Politics

New Jersey loses effort to stop natural gas pipeline in US supreme court

The U.S. Supreme Court on Tuesday ruled in favor of a consortium of energy companies including Enbridge Inc seeking to seize land owned by New Jersey to build a federally approved natural gas pipeline despite the state’s objections, though hurdles remain for the $1 billion project.

The 5-4 ruling, authored by conservative Chief Justice John Roberts, handed a victory to PennEast Pipeline Company LLC, a joint venture seeking to build the 116-mile (187-km) pipeline from Pennsylvania to New Jersey. The justices overturned a lower court ruling in favor of New Jersey’s government. The decision enables interstate pipelines to proceed with efforts to seize state-owned lands without a state’s consent as long as federal regulators have approved the project.

But New Jersey Attorney General Gurbir Grewal said the ruling does not end the state’s fight against the PennEast project. “We still have other, ongoing legal challenges to this proposed pipeline, which is unnecessary and would be destructive to New Jersey lands,” Grewal added, as he urged the federal government “to take another look at this harmful proposal.”

PennEast wants the land to build a pipeline to deliver 1.1 billion cubic feet per day of gas – enough to supply about 5 million homes – from the Marcellus shale formation in Pennsylvania to customers in Pennsylvania and New Jersey. PennEast said it plans to put the first phase of the project – about 68 miles (110 km) of pipe in Pennsylvania – into service in 2022 and is targeting completion of the second phase – the line from Pennsylvania into New Jersey – in 2023.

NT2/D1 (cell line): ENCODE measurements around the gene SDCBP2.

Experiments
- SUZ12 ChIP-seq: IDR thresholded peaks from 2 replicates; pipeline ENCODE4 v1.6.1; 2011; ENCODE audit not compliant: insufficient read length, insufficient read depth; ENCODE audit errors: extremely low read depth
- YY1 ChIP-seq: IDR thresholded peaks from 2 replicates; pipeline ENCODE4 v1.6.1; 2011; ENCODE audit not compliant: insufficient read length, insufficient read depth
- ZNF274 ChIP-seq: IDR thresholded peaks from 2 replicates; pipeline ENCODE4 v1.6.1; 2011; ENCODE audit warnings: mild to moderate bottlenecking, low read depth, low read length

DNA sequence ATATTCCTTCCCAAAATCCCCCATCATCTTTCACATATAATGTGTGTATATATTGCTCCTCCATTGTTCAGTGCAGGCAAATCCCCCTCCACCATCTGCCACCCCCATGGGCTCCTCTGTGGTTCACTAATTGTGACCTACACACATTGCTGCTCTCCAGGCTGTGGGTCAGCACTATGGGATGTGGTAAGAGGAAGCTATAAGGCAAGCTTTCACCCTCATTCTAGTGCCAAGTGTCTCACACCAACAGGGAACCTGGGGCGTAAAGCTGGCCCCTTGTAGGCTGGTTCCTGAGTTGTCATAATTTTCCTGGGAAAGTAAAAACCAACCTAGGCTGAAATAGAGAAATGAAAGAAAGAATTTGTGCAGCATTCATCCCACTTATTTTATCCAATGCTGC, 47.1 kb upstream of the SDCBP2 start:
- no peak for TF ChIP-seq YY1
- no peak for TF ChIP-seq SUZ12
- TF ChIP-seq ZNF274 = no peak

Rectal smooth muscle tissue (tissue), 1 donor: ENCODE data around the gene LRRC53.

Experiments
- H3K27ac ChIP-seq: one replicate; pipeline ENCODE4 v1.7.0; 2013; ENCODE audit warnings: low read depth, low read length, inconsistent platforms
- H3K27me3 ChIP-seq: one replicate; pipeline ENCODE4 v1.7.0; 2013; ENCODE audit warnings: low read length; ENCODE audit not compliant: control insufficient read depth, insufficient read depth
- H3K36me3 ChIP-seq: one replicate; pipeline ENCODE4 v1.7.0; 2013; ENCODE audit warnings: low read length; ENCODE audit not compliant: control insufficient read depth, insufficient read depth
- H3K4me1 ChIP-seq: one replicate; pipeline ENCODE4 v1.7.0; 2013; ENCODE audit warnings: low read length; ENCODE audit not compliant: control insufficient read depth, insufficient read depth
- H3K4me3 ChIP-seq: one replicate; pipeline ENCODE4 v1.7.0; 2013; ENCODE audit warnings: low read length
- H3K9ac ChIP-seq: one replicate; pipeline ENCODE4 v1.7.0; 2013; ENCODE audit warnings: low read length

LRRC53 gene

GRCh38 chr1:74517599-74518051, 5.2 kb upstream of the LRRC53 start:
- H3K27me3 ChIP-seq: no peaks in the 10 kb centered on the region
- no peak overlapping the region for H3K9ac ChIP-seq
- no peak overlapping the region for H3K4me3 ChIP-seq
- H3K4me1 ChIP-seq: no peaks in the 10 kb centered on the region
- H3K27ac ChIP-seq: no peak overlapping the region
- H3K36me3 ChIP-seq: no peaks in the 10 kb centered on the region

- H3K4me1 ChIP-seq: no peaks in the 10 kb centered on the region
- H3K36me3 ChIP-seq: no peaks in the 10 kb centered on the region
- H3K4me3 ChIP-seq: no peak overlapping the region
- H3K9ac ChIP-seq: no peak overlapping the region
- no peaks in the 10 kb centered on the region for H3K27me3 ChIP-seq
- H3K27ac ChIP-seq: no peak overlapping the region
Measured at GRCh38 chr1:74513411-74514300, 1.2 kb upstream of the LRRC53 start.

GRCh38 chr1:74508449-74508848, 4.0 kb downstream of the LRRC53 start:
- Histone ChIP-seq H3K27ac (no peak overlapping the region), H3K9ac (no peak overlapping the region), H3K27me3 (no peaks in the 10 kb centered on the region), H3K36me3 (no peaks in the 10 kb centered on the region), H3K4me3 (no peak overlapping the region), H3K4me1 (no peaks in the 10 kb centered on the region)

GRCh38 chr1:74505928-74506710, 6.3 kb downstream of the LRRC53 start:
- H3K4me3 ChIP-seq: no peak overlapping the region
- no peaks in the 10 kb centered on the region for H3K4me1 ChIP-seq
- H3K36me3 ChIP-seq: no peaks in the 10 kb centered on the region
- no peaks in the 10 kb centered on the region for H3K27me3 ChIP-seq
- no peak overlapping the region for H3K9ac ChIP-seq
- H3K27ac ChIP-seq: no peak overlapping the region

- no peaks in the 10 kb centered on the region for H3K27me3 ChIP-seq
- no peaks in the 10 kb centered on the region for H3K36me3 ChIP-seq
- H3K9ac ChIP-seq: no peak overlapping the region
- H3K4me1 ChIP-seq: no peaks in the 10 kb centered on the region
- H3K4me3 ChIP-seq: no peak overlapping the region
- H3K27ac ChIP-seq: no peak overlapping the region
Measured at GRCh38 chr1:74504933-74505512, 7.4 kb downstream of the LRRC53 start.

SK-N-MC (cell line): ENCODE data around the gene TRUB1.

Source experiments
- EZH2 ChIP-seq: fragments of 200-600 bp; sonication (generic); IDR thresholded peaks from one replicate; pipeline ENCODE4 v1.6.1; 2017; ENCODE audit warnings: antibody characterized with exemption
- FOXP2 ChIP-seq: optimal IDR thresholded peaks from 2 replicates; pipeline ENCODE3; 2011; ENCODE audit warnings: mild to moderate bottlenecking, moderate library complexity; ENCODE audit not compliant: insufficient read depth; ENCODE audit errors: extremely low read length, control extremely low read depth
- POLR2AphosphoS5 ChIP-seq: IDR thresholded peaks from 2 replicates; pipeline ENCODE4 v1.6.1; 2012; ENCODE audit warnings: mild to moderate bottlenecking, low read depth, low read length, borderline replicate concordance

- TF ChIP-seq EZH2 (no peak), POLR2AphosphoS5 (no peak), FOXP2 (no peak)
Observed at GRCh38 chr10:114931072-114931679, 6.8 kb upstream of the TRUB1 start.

The court ruled that a 1938 U.S. law called the Natural Gas Act that lets private energy companies seize “necessary” parcels of land for a project if they have obtained a certificate from the Federal Energy Regulatory Commission (FERC) can be applied to state-owned land.

ARTICLE: PAUL MURDOCH

MANAGING EDITOR: CARSON CHOATE
PHOTO CREDITS: CNBC

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Paul, 37, is from Scotland in the UK, but currently lives and works in Bangkok. Paul has worked in different industries such as telemarketing, retail, hospitality, farming, insurance, and teaching, where he works now. He teaches at an all-girls High School in Bangkok. “It’s a lot of work, but I love my job.” Paul has an active interest in politics. His reason for writing for FBA is to offer people the facts and allow them to make up their own minds. Whilst he believes opinion columns have their place, it is also important that people can have accurate news with no bias.

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